Microsoft established a $400 million partnership with the NFL in 2014, supplying teams with Surface tablets to help "improve the productivity of coaches and players on the sidelines."
Now, almost 2,000 Surface devices are deployed at 34 stadiums, according to Microsoft blog post.
But not everyone is a fan of the NFL Surface program. Microsoft's recent blog post to boast of the program is likely a response to one of the biggest names in football coaching denouncing the technology. New England Patriots coach Bill Belichick recently said he is "done" with the Surface tablets.
The partnership with the NFL is just one way Microsoft is working to get its devices into the enterprise. Microsoft is one of the few older technology companies that has successfully navigated vast changes in the technology landscape to remain a leading company. Major partnerships with big names will help prove that its devices are competitive and useful in an enterprise setting.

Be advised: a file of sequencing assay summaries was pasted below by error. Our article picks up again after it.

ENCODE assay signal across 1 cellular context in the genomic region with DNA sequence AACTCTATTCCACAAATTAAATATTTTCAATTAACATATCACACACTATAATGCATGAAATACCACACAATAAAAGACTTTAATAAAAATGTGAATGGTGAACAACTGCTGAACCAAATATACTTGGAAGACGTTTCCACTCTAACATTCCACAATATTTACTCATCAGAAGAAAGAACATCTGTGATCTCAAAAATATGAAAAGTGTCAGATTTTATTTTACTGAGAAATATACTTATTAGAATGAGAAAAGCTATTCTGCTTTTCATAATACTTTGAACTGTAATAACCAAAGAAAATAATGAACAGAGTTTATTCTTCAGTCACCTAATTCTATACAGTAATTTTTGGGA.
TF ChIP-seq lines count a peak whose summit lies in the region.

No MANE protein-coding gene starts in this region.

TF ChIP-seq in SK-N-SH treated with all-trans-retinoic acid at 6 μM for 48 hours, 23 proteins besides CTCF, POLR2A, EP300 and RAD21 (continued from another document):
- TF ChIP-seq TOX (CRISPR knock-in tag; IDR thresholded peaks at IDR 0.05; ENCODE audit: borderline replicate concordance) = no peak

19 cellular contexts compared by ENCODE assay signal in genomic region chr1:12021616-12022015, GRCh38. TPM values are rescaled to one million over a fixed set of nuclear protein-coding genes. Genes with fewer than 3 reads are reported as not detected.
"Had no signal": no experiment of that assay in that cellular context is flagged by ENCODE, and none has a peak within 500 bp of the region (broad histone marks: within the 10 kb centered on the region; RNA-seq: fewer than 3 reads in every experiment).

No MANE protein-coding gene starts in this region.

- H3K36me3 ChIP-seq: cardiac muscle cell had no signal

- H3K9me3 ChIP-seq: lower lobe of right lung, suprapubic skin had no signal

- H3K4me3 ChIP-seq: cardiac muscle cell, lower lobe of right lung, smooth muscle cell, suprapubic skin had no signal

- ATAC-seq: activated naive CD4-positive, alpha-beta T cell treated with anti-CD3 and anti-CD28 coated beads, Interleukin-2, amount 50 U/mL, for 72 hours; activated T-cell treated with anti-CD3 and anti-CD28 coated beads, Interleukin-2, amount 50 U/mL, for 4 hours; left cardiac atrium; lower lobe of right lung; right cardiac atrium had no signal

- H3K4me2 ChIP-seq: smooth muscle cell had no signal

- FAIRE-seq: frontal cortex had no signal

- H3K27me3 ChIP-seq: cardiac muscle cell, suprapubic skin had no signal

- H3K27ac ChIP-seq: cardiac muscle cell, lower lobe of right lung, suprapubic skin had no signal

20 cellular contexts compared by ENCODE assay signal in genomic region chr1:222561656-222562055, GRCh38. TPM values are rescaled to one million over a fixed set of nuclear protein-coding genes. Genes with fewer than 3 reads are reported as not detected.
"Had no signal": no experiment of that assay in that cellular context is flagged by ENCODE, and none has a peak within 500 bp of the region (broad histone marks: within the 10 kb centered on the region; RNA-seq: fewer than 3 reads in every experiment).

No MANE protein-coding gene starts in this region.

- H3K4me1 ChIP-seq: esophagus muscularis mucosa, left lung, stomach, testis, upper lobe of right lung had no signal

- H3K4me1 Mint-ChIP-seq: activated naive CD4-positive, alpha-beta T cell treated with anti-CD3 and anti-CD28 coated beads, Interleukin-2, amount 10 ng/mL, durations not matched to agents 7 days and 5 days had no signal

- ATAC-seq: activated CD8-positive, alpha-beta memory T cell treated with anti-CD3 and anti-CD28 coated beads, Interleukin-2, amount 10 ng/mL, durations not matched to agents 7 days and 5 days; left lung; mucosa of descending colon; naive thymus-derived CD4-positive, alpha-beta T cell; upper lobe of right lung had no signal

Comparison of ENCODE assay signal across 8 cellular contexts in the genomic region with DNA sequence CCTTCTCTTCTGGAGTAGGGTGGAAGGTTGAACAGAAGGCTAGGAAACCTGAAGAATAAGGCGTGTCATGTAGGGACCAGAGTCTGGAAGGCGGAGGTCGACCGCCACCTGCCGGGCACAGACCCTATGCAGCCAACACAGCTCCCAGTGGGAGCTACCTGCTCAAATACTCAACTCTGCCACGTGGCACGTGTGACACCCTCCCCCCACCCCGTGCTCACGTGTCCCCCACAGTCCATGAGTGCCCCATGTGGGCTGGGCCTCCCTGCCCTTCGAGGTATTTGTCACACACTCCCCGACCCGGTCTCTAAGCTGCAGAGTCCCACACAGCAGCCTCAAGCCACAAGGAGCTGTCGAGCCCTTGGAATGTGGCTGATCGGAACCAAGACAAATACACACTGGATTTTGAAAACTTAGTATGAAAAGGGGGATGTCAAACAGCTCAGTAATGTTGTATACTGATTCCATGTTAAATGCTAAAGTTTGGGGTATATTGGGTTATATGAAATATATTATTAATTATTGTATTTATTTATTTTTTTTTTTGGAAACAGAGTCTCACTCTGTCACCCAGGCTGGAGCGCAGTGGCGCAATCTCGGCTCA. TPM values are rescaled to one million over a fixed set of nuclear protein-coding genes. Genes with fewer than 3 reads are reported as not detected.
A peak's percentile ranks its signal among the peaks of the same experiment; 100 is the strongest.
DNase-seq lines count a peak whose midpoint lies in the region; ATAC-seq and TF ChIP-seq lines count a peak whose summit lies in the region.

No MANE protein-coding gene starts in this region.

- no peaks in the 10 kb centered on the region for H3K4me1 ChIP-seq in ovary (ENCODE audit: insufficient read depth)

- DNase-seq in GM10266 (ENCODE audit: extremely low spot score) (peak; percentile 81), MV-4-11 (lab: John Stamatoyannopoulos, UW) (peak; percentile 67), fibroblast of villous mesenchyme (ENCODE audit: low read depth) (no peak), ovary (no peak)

The tablets were meant to help make game analysis "more efficient, productive and competitive — enabling quicker decision making by coaches and players," the company said. Before that, coaches and players conducted game analysis with black and white print outs of plays. But many are frustrated with performance and reliability.
"They’re just too undependable for me," Belichick said. "I’m going to stick with pictures, which several of our other coaches do, as well, because there just isn’t enough consistency in the performance of the tablets. I just can’t take it anymore."
The negative comments could put the partnership, which is set to expire in 2018, in jeopardy, resulting in the NFL looking for sideline technology elsewhere.